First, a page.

The Life of the Peasantry
The many things that made up a peasant's life depended on the season. Because of their diet, the peasants had to harvest grain in the fall before winter so that they could have bread during the cold months. In October, it was common to see them planting the winter crops, and when November came, they were slaughtering the expendable livestock. They used the meat from the livestock to feed themselves during the winter. Once winter was over, they would plow the land to prepare for the spring crops such as grains and vegetables. Once summer came around, it was time to relax. There was a little work to do here and there, but the peasants mostly enjoyed themselves at this time of year. When they planted crops, they not only cultivated their land, but the lord's as well. Not only were they responsible for the fields, but also gardens that contained fruit and vegetables.
Holidays and the Village Church
Because of the many holidays, the peasants did not have to work constantly. The big feasts that they participated in were Christmas, Easter, and Pentecost. There were also many other feasts that they celebrated throughout the year. The peasants often went to the village church for the religious feast days such as weddings, baptisms, Mass, and funerals. The peasants would normally be baptized while a baby, then confirmed, often but not always married, and partake in the Holy Communion. The village priest taught the peasants about Jesus and about how to reach their ultimate goal of eternity with Him. Because the priests often were illiterate, the peasants would just pray to God for protection of their crops.
The Peasant Household
The peasants lived in a very organized and uncomplicated style. Their houses often were made of wood and clay with thatched roofs of reed or straw. Some houses were built of stone if there were no woods surrounding them. The poor peasants often had only 1 room, but most had multiple rooms. These houses often contained a room for eating and other activities, and a bedroom. This meant that there was little to no privacy. They usually used the hearth to cook things. These simple houses were very typical of the High Middle Ages peasants.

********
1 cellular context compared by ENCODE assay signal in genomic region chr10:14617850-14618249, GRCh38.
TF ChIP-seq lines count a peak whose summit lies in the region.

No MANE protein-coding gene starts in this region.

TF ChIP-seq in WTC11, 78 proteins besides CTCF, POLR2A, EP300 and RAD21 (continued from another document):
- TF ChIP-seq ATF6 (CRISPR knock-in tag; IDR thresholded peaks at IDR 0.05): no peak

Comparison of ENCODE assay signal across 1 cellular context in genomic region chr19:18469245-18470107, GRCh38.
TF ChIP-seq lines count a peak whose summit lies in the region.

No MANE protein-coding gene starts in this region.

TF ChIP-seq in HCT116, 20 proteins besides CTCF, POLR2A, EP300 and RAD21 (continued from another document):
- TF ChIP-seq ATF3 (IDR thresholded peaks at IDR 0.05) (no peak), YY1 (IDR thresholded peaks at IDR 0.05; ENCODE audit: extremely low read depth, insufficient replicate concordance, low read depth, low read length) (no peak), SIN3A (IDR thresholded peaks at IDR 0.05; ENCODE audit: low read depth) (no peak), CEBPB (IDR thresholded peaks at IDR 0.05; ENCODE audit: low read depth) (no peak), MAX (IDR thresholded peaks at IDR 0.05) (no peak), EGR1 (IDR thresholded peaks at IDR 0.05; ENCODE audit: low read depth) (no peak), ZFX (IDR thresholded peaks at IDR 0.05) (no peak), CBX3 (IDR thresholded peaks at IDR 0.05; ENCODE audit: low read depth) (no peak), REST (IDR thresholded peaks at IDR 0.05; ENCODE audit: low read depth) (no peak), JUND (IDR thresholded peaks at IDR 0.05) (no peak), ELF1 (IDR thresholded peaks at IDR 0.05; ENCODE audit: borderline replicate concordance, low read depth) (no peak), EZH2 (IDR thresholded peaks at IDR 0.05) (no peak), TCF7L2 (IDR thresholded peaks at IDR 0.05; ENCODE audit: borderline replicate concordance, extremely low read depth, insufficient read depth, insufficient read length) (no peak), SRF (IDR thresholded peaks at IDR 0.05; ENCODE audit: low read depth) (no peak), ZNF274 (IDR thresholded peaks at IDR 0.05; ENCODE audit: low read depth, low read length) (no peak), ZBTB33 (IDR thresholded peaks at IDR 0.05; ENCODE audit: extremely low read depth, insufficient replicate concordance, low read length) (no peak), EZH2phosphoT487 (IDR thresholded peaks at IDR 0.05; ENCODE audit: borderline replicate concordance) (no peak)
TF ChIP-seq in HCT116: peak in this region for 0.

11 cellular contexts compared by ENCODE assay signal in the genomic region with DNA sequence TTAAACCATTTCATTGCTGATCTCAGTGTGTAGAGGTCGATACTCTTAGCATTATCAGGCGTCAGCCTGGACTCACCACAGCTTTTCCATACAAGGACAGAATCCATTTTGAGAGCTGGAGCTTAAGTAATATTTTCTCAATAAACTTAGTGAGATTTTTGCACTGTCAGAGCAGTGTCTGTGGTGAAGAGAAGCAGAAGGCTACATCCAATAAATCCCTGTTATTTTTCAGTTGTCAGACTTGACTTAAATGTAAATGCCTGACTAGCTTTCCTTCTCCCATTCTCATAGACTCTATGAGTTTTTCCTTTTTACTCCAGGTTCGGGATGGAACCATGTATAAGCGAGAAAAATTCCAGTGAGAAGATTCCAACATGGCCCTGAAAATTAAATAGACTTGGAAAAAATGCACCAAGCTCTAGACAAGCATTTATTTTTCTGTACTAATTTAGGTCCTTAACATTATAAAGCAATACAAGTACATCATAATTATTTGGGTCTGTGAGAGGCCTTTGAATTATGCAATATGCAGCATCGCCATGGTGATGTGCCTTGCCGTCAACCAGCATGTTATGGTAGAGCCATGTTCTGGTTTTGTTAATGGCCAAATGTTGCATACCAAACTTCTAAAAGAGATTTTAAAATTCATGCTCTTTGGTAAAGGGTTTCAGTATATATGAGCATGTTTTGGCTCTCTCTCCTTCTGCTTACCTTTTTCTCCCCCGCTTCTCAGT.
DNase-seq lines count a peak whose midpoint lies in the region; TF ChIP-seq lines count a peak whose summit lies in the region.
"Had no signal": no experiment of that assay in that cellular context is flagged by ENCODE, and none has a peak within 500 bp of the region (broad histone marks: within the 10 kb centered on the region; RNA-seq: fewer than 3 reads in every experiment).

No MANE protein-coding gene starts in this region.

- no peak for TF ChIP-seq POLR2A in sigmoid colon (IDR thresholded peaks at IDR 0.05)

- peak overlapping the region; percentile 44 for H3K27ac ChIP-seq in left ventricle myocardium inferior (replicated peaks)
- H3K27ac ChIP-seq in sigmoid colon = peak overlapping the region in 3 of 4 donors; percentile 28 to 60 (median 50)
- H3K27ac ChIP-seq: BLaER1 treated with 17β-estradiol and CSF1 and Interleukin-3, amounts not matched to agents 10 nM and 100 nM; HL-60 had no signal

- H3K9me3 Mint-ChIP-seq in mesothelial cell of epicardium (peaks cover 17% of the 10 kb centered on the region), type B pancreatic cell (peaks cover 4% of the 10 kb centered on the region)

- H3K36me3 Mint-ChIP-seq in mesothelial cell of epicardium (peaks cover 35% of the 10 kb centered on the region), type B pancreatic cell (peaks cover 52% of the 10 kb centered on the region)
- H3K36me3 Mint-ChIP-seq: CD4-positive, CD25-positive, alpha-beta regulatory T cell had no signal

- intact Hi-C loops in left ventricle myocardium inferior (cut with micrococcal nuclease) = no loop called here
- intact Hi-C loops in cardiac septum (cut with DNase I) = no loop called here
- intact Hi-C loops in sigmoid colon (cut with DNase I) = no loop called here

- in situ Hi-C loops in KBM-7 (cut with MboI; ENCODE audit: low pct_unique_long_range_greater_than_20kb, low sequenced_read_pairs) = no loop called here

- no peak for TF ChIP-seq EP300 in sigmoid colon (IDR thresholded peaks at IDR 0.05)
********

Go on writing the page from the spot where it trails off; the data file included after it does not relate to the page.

Family and the Role of Women
Most families included a husband, wife, and 2 or 3 kids. There was often a great chance that a baby would die before or directly after its birth. The women had to make things with thread such as clothes, take care of the garden, make the food, and produce the babies. Sometimes, if the woman couldn't grow the garden well enough or feed the family, it could mean starvation. The women also worked in the fields sometimes.
The Peasant Diet
The peasants had a strict, yet healthy diet. The most important food in their diet was bread, which came from the grains that they harvested in the fields. The loaves of bread that they made were often baked in large ovens for everyone to use. The peasants often used rye, barley, millet, and oats to make their bread. They also ate many peas and beans along with the bread. Along with this came bacon and goat cheese, and sometimes fish or wild game. The lords of the manors often charged the peasants part of their catch from the local ponds, and rarely let them hunt because they feared a lack of game for themselves. The peasants often would go gather nuts and berries from the woods and let their pigs graze there as well. Some of the fruit that was grown in the orchard included apples, pears, and cherries. Sometimes they would eat chickens or their eggs, but this did not happen very often. They rarely ate fresh meat except for on big holidays. Because their main food was bread, grain was very important. They also made ale with barley. This was a regular drink for the peasants because it was cheap to make. They drank it in huge amounts too. Gallons upon gallons could be consumed by 1 person in just a week. Because of this quantity of alcohol consumption, many fights broke out.